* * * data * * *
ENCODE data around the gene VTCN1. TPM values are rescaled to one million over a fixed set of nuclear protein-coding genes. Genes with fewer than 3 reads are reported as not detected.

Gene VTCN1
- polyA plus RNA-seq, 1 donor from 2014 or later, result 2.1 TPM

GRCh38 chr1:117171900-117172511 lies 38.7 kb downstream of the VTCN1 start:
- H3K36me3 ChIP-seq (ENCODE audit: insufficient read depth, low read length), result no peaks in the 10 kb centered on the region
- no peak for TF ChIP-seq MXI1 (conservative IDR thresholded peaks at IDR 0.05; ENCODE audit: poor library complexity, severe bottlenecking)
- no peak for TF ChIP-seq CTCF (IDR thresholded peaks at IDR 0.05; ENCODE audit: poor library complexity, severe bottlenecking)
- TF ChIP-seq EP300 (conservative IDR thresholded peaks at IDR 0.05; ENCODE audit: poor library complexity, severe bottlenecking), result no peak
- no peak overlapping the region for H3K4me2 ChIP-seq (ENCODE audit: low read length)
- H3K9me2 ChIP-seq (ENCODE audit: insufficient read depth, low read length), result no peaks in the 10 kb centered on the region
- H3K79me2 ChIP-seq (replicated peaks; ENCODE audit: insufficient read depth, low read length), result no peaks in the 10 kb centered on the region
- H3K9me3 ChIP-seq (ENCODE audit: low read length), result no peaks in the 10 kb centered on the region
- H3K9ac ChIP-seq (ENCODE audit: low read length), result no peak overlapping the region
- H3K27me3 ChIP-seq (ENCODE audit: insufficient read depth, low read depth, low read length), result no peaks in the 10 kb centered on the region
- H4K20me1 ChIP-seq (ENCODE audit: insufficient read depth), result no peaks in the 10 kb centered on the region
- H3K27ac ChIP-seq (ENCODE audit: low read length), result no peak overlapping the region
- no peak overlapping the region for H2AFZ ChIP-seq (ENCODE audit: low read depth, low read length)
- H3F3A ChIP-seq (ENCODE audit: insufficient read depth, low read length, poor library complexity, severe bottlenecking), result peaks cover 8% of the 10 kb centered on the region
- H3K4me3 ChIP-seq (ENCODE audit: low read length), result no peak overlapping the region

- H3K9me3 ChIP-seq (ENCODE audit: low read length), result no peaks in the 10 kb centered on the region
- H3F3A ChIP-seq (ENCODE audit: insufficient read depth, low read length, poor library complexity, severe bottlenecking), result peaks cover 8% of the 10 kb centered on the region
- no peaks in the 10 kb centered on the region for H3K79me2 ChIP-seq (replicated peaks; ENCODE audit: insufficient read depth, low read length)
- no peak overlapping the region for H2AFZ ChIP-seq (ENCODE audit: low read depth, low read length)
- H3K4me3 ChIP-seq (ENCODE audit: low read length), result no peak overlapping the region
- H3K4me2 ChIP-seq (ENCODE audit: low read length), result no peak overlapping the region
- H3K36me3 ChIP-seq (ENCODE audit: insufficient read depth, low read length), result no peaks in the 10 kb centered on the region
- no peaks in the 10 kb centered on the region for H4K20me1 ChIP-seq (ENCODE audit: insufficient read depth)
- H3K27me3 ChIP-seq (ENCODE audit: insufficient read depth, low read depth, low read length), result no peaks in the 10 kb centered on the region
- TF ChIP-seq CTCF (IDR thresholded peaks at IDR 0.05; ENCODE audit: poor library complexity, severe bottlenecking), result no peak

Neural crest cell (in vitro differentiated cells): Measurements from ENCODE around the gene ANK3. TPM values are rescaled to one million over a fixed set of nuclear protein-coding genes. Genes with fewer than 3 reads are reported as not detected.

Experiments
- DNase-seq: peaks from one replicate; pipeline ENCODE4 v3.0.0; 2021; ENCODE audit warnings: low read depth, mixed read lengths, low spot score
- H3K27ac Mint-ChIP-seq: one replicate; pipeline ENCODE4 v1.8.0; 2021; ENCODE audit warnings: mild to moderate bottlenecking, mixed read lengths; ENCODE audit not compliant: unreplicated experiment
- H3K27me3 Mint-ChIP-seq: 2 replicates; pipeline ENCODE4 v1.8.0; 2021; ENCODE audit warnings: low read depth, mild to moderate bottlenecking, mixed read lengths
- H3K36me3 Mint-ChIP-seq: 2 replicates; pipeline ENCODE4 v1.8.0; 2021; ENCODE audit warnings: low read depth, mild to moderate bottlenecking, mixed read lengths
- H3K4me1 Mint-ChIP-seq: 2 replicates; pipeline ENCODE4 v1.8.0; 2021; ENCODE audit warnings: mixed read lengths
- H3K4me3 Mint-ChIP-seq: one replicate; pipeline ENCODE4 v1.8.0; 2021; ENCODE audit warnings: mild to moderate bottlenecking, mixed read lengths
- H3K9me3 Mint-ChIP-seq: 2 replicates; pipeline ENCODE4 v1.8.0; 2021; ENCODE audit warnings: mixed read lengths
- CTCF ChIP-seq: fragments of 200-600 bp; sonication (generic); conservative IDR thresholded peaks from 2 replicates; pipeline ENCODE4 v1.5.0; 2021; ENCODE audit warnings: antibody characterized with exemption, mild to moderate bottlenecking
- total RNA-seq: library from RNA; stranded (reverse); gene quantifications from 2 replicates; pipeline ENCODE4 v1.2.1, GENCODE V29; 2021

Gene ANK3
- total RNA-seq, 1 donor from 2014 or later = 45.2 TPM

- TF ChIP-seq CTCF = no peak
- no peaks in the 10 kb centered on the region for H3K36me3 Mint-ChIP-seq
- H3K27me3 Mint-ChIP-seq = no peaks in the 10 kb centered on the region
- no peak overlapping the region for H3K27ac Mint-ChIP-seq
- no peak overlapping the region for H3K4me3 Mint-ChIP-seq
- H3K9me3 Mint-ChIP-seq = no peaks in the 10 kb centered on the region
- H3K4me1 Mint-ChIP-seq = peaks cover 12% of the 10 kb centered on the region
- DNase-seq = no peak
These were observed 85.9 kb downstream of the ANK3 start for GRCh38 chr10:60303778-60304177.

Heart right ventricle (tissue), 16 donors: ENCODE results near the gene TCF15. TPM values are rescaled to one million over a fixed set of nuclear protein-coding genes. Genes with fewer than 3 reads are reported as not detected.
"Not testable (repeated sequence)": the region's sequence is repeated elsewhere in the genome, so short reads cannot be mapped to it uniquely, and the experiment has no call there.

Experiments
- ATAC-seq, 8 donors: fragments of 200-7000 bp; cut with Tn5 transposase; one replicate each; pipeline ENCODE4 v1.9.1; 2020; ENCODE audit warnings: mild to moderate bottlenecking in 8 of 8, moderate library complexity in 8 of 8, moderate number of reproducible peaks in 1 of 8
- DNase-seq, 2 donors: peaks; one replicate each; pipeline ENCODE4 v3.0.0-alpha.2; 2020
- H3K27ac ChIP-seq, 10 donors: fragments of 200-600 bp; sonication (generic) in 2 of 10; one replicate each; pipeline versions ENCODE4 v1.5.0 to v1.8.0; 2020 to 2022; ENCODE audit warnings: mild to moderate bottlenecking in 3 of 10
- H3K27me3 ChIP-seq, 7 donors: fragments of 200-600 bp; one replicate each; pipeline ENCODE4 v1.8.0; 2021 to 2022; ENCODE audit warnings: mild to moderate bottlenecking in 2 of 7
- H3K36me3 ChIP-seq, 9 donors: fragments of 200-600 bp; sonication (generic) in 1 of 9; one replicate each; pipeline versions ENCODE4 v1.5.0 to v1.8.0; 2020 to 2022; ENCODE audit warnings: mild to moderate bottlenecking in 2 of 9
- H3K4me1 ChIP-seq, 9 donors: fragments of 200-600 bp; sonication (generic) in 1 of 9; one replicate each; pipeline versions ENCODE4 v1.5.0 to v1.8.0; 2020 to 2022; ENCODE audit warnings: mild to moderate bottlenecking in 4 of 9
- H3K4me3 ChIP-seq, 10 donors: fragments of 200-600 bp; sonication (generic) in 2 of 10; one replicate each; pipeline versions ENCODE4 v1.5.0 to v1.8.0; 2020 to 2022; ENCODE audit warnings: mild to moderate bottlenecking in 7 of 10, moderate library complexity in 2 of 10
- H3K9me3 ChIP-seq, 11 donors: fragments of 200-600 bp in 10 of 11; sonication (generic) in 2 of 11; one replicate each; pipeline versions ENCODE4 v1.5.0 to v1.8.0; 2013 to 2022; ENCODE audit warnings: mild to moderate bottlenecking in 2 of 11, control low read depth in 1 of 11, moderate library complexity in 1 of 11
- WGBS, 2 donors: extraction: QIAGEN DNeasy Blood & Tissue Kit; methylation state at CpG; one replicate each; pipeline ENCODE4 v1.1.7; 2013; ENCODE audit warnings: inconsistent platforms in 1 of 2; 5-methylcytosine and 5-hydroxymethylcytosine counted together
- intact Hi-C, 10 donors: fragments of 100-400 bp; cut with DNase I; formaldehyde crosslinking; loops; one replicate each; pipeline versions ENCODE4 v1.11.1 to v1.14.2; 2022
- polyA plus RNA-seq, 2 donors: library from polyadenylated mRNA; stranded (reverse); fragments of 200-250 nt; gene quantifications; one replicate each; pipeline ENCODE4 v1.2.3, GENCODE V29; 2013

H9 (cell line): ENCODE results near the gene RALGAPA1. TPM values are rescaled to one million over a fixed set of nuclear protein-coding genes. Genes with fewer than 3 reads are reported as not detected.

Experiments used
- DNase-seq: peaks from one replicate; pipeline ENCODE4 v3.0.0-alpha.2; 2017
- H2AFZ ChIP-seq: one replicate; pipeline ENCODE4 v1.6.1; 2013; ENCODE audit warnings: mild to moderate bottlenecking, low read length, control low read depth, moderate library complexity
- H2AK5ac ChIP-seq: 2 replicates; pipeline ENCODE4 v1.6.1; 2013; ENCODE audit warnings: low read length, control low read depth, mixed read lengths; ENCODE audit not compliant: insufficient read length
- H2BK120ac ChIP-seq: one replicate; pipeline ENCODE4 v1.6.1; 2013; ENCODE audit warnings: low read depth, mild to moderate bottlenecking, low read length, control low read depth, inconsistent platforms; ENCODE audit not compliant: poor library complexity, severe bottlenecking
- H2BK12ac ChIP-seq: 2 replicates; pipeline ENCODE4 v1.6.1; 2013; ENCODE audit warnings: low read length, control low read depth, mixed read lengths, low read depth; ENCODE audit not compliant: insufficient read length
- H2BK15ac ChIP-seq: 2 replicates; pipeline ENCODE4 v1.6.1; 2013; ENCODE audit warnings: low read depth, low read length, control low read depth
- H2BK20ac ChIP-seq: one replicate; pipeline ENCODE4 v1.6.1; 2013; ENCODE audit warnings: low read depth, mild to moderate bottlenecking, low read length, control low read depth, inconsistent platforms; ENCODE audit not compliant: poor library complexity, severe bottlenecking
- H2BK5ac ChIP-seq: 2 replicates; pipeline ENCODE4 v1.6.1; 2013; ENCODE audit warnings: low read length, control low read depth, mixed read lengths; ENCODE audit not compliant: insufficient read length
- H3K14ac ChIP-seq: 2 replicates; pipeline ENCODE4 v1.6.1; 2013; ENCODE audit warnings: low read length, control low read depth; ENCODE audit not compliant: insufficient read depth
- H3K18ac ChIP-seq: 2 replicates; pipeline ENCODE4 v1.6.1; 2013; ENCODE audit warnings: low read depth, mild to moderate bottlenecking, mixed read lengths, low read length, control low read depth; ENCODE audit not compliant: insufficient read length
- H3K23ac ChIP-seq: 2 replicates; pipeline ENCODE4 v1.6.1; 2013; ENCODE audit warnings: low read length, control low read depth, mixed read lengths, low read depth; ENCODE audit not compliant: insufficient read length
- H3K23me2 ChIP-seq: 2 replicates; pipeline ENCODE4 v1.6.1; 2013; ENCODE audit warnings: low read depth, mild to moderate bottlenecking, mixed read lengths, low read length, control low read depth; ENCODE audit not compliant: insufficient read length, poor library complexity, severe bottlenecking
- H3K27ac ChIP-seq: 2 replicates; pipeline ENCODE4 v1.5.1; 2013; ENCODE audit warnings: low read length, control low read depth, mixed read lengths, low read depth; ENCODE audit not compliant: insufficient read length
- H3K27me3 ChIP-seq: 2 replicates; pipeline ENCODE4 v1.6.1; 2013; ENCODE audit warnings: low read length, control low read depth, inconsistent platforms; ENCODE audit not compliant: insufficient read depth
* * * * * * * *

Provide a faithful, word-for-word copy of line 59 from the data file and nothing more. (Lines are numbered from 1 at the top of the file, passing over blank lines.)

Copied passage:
- H3K36me3 ChIP-seq, 9 donors: fragments of 200-600 bp; sonication (generic) in 1 of 9; one replicate each; pipeline versions ENCODE4 v1.5.0 to v1.8.0; 2020 to 2022; ENCODE audit warnings: mild to moderate bottlenecking in 2 of 9